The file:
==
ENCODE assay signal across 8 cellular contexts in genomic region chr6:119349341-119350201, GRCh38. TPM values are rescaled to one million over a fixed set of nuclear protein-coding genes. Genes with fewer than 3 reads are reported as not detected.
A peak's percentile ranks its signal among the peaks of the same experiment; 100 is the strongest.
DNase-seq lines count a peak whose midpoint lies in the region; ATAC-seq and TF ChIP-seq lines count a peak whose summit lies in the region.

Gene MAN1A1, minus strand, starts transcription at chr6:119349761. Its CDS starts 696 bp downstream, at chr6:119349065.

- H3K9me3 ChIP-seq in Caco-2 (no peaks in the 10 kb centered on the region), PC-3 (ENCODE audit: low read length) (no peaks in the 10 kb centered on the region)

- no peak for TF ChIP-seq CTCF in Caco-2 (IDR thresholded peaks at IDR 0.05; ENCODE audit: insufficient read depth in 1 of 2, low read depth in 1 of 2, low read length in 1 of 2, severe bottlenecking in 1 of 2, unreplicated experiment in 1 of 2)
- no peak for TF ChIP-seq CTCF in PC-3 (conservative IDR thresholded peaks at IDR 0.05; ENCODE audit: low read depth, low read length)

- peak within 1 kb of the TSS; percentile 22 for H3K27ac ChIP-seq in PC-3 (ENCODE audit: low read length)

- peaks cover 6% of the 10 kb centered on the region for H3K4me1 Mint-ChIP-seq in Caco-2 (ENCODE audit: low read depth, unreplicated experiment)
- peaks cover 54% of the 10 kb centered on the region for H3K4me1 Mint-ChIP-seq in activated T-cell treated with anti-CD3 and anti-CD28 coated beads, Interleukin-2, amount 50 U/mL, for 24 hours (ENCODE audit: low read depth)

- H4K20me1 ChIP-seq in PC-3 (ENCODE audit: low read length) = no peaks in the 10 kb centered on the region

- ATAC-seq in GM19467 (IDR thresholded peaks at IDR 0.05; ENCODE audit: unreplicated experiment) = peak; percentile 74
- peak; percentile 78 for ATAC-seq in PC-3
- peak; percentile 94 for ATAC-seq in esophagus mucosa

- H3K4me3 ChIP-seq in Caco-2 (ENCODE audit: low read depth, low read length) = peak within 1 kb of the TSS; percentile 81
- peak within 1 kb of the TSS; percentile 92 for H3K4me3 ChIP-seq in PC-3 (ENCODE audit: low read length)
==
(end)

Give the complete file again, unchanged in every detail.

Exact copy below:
ENCODE assay signal across 8 cellular contexts in genomic region chr6:119349341-119350201, GRCh38. TPM values are rescaled to one million over a fixed set of nuclear protein-coding genes. Genes with fewer than 3 reads are reported as not detected.
A peak's percentile ranks its signal among the peaks of the same experiment; 100 is the strongest.
DNase-seq lines count a peak whose midpoint lies in the region; ATAC-seq and TF ChIP-seq lines count a peak whose summit lies in the region.

Gene MAN1A1, minus strand, starts transcription at chr6:119349761. Its CDS starts 696 bp downstream, at chr6:119349065.

- H3K9me3 ChIP-seq in Caco-2 (no peaks in the 10 kb centered on the region), PC-3 (ENCODE audit: low read length) (no peaks in the 10 kb centered on the region)

- no peak for TF ChIP-seq CTCF in Caco-2 (IDR thresholded peaks at IDR 0.05; ENCODE audit: insufficient read depth in 1 of 2, low read depth in 1 of 2, low read length in 1 of 2, severe bottlenecking in 1 of 2, unreplicated experiment in 1 of 2)
- no peak for TF ChIP-seq CTCF in PC-3 (conservative IDR thresholded peaks at IDR 0.05; ENCODE audit: low read depth, low read length)

- peak within 1 kb of the TSS; percentile 22 for H3K27ac ChIP-seq in PC-3 (ENCODE audit: low read length)

- peaks cover 6% of the 10 kb centered on the region for H3K4me1 Mint-ChIP-seq in Caco-2 (ENCODE audit: low read depth, unreplicated experiment)
- peaks cover 54% of the 10 kb centered on the region for H3K4me1 Mint-ChIP-seq in activated T-cell treated with anti-CD3 and anti-CD28 coated beads, Interleukin-2, amount 50 U/mL, for 24 hours (ENCODE audit: low read depth)

- H4K20me1 ChIP-seq in PC-3 (ENCODE audit: low read length) = no peaks in the 10 kb centered on the region

- ATAC-seq in GM19467 (IDR thresholded peaks at IDR 0.05; ENCODE audit: unreplicated experiment) = peak; percentile 74
- peak; percentile 78 for ATAC-seq in PC-3
- peak; percentile 94 for ATAC-seq in esophagus mucosa

- H3K4me3 ChIP-seq in Caco-2 (ENCODE audit: low read depth, low read length) = peak within 1 kb of the TSS; percentile 81
- peak within 1 kb of the TSS; percentile 92 for H3K4me3 ChIP-seq in PC-3 (ENCODE audit: low read length)